It’s common knowledge that Siberian Huskies are built for snow and freezing conditions. But what if you live in Texas where the temperature can get very hot? Can you still get a husky?
Actually, you still can – and it’s great that you’ve thought about it, as any ethical pet owner should! However, you’ll need to put in a lot of effort to help them adapt.
First, we’ll look at the pros and cons of a husky living in Texas. Then, we’ll provide tips so they don’t just survive, but thrive and enjoy their living in Texas with you.
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How Bad Would Living in Texas Be For A Husky?
It’s not too bad in Texas for a husky, so long as you’re not living smackdab in the desert areas. The only cause for concern would be the annual increase in the Texan average temperature.
According to a study conducted in 2020 by American meteorologist John W. Nielsen-Gammon and associates, Texas is on a constant track toward being hotter and drier than it’s ever been in a thousand years.
Despite this, a responsible owner can give the best living conditions for their puppy despite the rising heat. Proper knowledge and consideration for a husky’s needs will ensure they live a long and happy life. More on this below.
How Hot Can A Husky Tolerate?
Like any organism, dogs can tolerate a certain level of temperature peak or drop. Huskies can tolerate cold as low as -75℉, thanks to their double-layered winter coats and natural body fat keeping them warm.
Sadly, the same heat-conserving qualities turn detrimental while trying to withstand up to 90℉.
So it’s clearly too hot for huskies in Texas during the middle of summer. But the temperature for most of the year ranges from ~45℉ to ~80℉. So they should be ok outside the summer months.
To combat the Texan summer heat, you’ll need to ensure a few things. More on this below.
7 Potential Dangers for Huskies in Texas
A good Lone Star State husky owner would want their puppy ready for the temperature and the natural dangers within the area.
As such, here is a quick list of the most common threats to dogs in Texas, based on Envirocon Pest Control’s Texas pest watchlist.
Texas has become a hunting ground for this wild dog species. Although a rare sight during the day, a coyote pack actively hunts at night.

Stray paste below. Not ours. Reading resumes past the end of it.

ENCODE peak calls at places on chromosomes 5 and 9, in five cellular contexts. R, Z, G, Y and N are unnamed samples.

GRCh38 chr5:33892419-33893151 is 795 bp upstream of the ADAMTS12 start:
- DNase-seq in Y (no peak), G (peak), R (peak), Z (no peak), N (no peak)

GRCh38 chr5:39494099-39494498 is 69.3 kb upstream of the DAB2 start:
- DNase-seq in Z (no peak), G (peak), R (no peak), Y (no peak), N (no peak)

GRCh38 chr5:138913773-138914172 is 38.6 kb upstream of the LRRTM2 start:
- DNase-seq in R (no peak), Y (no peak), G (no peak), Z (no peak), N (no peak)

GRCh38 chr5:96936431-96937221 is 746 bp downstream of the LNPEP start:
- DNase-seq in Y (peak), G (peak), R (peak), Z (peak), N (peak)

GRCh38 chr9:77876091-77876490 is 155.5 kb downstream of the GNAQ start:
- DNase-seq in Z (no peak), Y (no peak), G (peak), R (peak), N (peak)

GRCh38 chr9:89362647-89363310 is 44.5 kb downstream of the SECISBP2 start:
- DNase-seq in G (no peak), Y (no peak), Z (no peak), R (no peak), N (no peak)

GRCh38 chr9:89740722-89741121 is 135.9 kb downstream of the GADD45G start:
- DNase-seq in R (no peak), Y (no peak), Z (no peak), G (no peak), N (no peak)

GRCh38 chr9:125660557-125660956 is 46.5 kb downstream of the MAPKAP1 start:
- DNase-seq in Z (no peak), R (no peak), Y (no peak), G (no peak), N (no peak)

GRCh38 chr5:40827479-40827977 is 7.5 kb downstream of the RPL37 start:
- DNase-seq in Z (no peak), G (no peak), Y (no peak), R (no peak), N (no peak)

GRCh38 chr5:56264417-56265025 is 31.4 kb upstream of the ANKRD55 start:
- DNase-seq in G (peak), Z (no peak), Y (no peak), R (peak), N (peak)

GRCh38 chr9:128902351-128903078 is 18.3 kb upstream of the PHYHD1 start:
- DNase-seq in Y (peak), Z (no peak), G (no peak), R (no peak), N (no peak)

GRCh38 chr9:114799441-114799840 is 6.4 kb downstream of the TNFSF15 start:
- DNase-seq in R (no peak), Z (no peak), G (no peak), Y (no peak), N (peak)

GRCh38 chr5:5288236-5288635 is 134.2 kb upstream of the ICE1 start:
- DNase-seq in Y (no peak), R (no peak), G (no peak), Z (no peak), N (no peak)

Sure, an adult husky might make coyotes think twice before approaching, but steer clear from clearings that might be in their territory to avoid the risk altogether.
Further reading: Husky vs Coyotes
2. Venomous Snakes
Rattlesnakes, water moccasins, copperheads, and coral snakes are all native to Texas. While they wouldn’t initiate a fight against the average adult husky, it’s still best to let your dog walk away from rock ledges, hollow logs, and riverside holes.
If your dog is bitten, seek a veterinarian as soon as possible.
If you reside in East Texas or anywhere near the coast that may be home to gators, please ensure your dog doesn’t venture anywhere along the shoreline at night time – especially if there are alligator warning signs posted.
They come in different species, but have one thing in common: being a sanitary threat for your pup as disease carriers.
It’s best to keep both human and dog food supplies sealed airtight and eat only in the designated areas. You can also train your husky to avoid leaving food crumbs!
Sealing cracks and holes that may allow pathways for these small uninvited creatures would also be a good idea.
There are fleas, there are ticks, and then there’s the worst among the three: kissing bugs. While the former two are already known hindrances to pet health, the latter is potentially a serious cardiovascular threat to both pet and owner.